Shifty day causes chaos in Men's Laser fleet on opening day of Rio Olympics

With 46 boats on the startline and the wind gusting from five to fifteen knots and swinging by up to 10 degrees, a good start was always going to be important as the first race of the Lasers got underway. However, the sailors were too eager and a general recall was sounded.

Most of the pre-race favourites got away well at the re-start, with double world champion Nick Thompson (GBR) and five times Olympic medallist Robert Scheidt (BRA) launching from the pin end while training partners Tonci Stipanovic and London silver medallist Pavlos Contides doing best at the pin. Australia's Tom Burton was caught out mid-line and blown out the back.

Burton fought back to be mid-fleet half way up the beat but a huge wind shift favoured those who had stayed left, leaving Thompson and Scheidt in trouble at the back of the fleet. But their woes were nothing compared with Burton, who misjudged a cross and did a penalty turn “just in case”.

Stipanovic was first around the top mark, followed by Sergei Komissarov (RUS). These two would take advantage of the clear air at the front to race away to a huge lead that reached 150m by the finish, with the Croatian taking the honours.

Behind them the continuing wind shifts played havoc with the placings but Rutger van Schaardenburg (NED), Julio Alsogaray (ARG) and Contides handled them best.

Thompson showed why he is the current world champion, fighting back from the dire position of 26th in which he found himself at the top mark to work his way back to finish ninth. He was especially strong downwind but also made big gains on the second beat.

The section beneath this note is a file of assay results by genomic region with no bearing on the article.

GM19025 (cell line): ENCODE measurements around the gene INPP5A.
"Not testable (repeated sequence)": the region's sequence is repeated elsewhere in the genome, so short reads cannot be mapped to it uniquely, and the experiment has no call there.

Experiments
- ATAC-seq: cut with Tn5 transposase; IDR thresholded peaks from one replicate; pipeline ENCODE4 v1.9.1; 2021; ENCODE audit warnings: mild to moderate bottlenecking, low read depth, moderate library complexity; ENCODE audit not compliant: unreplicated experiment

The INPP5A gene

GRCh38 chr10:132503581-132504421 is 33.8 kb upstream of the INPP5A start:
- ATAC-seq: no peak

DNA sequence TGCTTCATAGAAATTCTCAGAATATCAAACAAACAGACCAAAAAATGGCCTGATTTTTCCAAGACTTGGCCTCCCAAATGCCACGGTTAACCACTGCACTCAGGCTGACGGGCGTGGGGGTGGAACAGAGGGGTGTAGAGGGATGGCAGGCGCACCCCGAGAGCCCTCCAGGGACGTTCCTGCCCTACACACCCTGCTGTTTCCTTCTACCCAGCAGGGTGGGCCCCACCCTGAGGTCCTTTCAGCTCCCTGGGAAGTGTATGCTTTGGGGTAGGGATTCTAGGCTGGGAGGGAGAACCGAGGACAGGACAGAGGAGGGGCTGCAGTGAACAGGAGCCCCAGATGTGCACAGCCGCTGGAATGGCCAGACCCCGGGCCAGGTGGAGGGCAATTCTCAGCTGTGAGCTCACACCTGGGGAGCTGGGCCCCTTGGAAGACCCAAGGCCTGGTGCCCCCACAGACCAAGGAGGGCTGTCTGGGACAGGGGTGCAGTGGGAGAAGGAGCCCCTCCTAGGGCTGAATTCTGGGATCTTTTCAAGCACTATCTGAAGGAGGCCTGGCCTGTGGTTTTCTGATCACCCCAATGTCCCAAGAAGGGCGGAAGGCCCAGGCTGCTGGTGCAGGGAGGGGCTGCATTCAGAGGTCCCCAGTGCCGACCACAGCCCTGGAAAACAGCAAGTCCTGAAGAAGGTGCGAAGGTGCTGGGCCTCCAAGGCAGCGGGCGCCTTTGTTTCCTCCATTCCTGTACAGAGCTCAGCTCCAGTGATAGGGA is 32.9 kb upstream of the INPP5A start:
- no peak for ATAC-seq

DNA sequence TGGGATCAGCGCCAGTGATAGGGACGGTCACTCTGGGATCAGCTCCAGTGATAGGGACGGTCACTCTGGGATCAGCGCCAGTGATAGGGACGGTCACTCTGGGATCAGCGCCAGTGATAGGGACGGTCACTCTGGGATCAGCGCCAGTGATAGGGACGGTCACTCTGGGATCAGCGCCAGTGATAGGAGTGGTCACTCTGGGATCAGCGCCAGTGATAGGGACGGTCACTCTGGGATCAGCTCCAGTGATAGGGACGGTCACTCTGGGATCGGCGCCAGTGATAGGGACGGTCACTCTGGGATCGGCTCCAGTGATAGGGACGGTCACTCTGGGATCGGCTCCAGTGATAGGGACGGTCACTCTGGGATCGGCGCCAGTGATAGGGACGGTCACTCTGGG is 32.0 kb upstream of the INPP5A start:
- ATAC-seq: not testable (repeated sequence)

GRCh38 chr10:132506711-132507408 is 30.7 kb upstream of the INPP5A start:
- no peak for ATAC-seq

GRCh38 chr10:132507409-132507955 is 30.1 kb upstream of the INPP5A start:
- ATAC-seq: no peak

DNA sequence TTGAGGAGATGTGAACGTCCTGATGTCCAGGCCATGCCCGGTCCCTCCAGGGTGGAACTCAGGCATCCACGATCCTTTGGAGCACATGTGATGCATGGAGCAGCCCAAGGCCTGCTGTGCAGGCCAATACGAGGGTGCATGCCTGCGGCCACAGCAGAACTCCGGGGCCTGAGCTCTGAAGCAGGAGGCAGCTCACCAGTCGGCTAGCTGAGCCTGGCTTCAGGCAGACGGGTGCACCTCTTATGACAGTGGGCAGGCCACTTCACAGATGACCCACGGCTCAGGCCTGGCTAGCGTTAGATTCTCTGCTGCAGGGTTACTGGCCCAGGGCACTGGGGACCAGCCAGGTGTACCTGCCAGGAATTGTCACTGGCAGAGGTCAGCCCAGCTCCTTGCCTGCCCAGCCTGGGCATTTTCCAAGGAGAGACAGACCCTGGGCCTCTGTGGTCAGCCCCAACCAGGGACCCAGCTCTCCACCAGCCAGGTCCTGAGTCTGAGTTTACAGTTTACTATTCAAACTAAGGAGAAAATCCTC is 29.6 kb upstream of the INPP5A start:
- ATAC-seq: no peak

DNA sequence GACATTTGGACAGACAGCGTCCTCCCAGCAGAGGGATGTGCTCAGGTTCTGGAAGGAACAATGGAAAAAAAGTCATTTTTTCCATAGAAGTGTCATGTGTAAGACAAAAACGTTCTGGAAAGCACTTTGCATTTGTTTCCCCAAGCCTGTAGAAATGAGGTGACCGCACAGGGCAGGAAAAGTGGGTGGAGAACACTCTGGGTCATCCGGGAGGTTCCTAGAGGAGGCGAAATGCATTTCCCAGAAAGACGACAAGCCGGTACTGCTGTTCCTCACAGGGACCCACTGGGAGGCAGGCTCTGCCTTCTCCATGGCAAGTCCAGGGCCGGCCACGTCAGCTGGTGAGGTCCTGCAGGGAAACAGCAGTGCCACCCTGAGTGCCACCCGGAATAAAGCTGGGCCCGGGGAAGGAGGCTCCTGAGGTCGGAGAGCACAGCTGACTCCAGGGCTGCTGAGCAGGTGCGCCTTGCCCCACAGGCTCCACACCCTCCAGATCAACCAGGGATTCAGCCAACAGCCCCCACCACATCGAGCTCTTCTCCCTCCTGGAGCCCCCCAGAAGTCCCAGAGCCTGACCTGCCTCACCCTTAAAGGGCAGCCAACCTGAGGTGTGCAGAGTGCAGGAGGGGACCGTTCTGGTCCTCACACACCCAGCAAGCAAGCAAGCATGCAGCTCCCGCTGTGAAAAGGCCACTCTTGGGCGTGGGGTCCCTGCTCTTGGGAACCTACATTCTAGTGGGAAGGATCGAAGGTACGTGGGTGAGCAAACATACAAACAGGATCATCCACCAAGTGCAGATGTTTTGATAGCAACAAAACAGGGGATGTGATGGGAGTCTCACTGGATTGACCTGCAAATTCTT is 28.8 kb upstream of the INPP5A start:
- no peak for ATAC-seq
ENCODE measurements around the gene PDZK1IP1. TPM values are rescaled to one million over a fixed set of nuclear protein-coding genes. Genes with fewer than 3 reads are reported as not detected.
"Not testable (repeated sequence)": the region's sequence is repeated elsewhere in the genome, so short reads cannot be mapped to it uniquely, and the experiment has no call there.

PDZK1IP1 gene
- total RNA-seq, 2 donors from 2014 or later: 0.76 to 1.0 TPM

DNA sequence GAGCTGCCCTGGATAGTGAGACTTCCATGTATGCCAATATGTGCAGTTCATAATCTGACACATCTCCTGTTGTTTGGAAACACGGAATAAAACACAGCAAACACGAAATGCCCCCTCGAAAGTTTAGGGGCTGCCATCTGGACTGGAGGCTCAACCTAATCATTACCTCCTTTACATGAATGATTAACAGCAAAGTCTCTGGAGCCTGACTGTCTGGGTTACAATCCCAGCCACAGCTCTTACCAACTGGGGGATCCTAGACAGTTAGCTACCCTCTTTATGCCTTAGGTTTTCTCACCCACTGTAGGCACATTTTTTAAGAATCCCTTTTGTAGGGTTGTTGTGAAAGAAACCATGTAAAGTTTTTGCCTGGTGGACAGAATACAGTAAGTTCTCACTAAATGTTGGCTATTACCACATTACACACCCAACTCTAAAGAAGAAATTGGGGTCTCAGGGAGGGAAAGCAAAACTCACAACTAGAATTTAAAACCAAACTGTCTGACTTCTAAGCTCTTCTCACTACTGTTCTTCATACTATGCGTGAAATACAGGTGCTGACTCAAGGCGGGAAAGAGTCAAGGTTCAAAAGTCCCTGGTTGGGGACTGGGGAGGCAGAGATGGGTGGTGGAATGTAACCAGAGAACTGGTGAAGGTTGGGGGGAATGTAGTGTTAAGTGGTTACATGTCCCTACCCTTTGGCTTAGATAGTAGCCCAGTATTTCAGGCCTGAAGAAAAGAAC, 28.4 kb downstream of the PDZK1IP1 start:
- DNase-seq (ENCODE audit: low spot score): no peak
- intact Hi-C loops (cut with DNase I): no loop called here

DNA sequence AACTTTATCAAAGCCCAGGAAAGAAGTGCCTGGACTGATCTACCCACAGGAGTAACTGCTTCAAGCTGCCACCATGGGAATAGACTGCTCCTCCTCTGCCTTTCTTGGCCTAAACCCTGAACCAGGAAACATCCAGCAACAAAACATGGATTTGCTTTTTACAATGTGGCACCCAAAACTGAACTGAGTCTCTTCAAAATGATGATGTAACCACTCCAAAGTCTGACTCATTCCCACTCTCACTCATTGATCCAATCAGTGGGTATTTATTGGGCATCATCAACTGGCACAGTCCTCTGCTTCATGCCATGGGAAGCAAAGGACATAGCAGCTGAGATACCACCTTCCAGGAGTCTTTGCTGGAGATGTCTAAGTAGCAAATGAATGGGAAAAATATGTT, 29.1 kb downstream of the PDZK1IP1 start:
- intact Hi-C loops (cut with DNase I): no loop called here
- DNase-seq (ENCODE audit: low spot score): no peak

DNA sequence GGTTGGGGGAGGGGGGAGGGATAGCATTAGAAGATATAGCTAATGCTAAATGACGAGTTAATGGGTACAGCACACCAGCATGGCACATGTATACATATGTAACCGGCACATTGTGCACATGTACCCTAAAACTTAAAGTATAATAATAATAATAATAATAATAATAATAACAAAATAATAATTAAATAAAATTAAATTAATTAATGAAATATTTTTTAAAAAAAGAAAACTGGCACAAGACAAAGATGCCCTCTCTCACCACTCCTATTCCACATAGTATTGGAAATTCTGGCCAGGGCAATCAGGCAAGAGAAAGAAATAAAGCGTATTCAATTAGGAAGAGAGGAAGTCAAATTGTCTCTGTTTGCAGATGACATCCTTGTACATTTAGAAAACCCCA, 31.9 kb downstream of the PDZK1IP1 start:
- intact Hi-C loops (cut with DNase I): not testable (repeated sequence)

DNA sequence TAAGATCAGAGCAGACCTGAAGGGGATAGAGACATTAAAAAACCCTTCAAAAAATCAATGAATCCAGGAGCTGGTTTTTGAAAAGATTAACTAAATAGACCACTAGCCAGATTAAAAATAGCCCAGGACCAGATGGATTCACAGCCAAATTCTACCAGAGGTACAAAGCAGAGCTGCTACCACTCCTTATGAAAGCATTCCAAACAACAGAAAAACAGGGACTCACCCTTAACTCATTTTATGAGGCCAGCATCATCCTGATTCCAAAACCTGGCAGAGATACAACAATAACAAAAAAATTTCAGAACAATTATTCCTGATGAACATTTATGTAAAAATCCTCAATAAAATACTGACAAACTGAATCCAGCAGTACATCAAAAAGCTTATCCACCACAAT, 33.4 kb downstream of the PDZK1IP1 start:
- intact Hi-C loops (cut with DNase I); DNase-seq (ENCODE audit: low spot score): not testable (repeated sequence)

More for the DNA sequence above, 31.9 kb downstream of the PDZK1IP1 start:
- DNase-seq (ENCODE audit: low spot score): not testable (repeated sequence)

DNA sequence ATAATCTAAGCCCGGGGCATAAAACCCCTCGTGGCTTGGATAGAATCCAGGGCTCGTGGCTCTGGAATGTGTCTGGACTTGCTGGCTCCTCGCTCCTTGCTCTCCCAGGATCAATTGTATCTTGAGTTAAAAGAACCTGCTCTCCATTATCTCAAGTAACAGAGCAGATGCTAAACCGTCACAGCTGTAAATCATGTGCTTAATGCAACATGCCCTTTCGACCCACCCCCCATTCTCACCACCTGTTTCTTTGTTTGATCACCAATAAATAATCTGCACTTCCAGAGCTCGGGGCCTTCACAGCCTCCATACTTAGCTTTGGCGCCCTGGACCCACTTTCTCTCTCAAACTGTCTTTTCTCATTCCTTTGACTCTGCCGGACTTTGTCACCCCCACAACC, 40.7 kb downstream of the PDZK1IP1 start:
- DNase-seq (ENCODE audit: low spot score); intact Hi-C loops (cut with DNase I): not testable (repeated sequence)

Scheidt and Burton also improved throughout the race. Burton was third to last at one stage but a very good second beat saw him cross the line in 18th. Scheidt went from 29th at the first mark to finish 24th

The second race started in similar fashion, with Thompson tacking on to port at the boat end. Scheidt and Stipanovic were in clear air in the middle and it looked as though Burton was in trouble again, well out to the left-hand side of the course.

Once again wind shifts changed positions dramatically and at the first mark the order was Brazil, Virgin Islands, Korea and Guam who had established a lead. Burton had worked his way up to 9th, Contides was 11th and Thompson was in trouble back in 29th.

The snakes and ladders continued as the wind kept rising and falling, dying completely at one stage as the bulk of the fleet rounded the top mark.

Scheidt raced away to take the win from Alsogaray and Sam Meech of New Zealand, with Cy Thompson of the Virgin Islands in fourth and Stipanovic fifth.. Burton was eighth, Thompson 17th and Contides 31st.

Only three sailors managed to avoid double figures in at least one race and understandably that gives them a good lead. Alsogaray (4,2) and Stipanovic (1,5) are tied on six points while the Russian (2,9) has 11. Cy Thompson is fourth on 17, followed by Jean Baptiste Bernaz (FRA) on 21, Meech on 22 and Scheidt on 24. Van Schaardenburg (24), Colin Cheng (SIN), Tom Burton and Nick Thompson, all on 25, make up the top 11.

When Pavlos Contides pushed Tom Slingsby for the Gold at London 2012, Slingsby said that he is a good sailor who takes risks. They paid off for him in 2012 but today there was little joy and he sits back in 19th place, 32 points behind the leaders.

“It was pretty crazy out there,” Burton said. “I got two decent starts but it could have been a better day.”

On the problems with the cross he commented: “It was a bit of a brain explosion. I thought I'd crossed (clear ahead) but did a spin anyway to be safe.”

Conditions for tomorrow promise to again be difficult and today's front-runners could find themselves at the wrong end of the fleet.

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